Wednesday, July 11, 2012

On to Annapolis
What 9 knots looks like.  

Moonshadow's easily driven hull leaves very little wake even at her hull speed.  Thanks go to Ed Bulchis, who took the photo from his beautiful Hallberg Rassy "Summer" on the ICW somewhere north of Charleston, South Carolina.


Two things we like about the Chesapeake are the lack of bridges ...and the lighthouses!  What stories they could tell.

I just know there's a story here.

Along our way to Annapolis we anchored in San Domingo Creek which provides the "back door" access to the town of St. Michaels just north of the creek.  Who do you suppose we found anchored there?  Prior Moonshadow owner George and Merima aboard their new to them Mainship 39 trawler, very appropriately named "Sin Velas".  Actually this was no surprise, we'd been corresponding with them and knew exactly where to find them.  

George and Merima were both moved to see good ole Moonshadow steaming up the creek.  As soon as we anchored nearby we discovered it was cocktail hour so the four of us had drinks aboard Moonshadow.  

We talked and laughed in Moonshadow's cockpit until finally someone realized it was after midnight!  The next morning (late) we enjoyed some coffee and more time with G & M, this time aboard Sin Velas, which they intend to cruise south via the ICW to Florida, then load her onto a ship bound for New Zealand.  

We all bade farewell and promised to see each other again.  What a great deal we made buying Moonshadow:  a fantastic boat/home, and great new friends too!

The town of St. Michaels has some history, old buildings, restaurants, delicious seafood, and the biggest pair of ... er, ah, and a figurehead from an old ship.

But for us, the dinghy cruise through the surrounding bays and coves was really a treat.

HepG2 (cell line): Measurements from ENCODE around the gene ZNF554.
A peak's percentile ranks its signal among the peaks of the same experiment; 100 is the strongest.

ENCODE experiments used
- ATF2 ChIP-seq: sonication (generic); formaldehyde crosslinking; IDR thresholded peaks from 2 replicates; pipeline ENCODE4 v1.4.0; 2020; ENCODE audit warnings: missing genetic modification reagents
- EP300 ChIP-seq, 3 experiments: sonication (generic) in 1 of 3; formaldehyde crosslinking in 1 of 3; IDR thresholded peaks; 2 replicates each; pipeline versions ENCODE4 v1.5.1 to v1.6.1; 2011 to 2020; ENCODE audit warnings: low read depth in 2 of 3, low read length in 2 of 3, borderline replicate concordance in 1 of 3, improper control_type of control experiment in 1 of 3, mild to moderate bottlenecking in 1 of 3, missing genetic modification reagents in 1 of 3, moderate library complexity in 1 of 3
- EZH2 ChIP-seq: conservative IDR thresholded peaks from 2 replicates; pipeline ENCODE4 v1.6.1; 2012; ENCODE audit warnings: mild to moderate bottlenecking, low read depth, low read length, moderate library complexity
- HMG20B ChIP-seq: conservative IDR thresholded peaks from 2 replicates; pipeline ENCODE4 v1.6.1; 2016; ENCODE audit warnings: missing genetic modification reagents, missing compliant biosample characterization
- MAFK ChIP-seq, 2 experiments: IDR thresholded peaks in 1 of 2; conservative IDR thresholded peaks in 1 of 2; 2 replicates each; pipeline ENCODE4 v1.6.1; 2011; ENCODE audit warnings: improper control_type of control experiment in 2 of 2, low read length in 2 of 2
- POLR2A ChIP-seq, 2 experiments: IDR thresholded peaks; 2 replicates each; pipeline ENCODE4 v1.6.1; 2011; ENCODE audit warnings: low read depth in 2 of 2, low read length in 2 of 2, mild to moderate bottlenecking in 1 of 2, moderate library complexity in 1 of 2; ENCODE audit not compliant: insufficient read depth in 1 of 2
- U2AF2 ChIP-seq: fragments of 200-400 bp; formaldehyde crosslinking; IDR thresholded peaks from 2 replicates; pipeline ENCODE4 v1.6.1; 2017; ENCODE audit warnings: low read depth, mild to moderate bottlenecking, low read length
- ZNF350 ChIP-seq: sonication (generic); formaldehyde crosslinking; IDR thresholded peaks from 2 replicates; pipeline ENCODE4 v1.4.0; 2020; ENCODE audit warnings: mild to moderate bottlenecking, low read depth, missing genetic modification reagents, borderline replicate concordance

There's a certain harmony between the miles of shoreline, natural wildlife and mankind's careful impact that all seems so right.

We shut off the outboard and drifted for half an hour and just took in the sights and sounds, including a pair of Osprey nervously protecting their nest and these geese keeping a wary eye on us humankind.

But it was really, really, really, really, really hot.  The heat index was 119 degrees, and there wasn't a breath of wind.  In the Cities across the Chesapeake, people actually died from the heatwave.  We would have been enjoying Moonshadow's swim-up-bar, but the bay was full of jellyfish, so we just turned the hose on each other about every 15 minutes.  It was so hot we had to sleep up in the cockpit.  

The next day, we decided to head straight for Annapolis, get some shore power, turn on the Air Conditioner, and start on our fixit list.

We reserved a slip at the Annapolis Yacht Club, and discovered we weren't quite through with those pesky bridges after all!

Sixth Street Bridge in Annapolis is eight feet from Moonshadow's port spreader, and let me tell you... it was no picnic squeezing her into this spot.  

It seems that Moonshadow is now the troll that lives under the bridge.  I think she'd much rather be ticking off the offshore miles than tied up here.

But the good news is this is where the Annapolis Yacht Club's Junior program runs their summer program so it's really fun to watch all the kids just enjoying being around the water.  I think junior sailing programs are the same all over the world.

Moonshadow will be stationed here for a few weeks while we get some needed work done.  Deb will be back in San Diego to visit family and friends while John stays with Moonshadow.  Our son Ryan will spend a week with Moonshadow as will John's buddy Jamie, so the three guys will make an east coast version of the SDYC Stag Cruise.  Should be fun.

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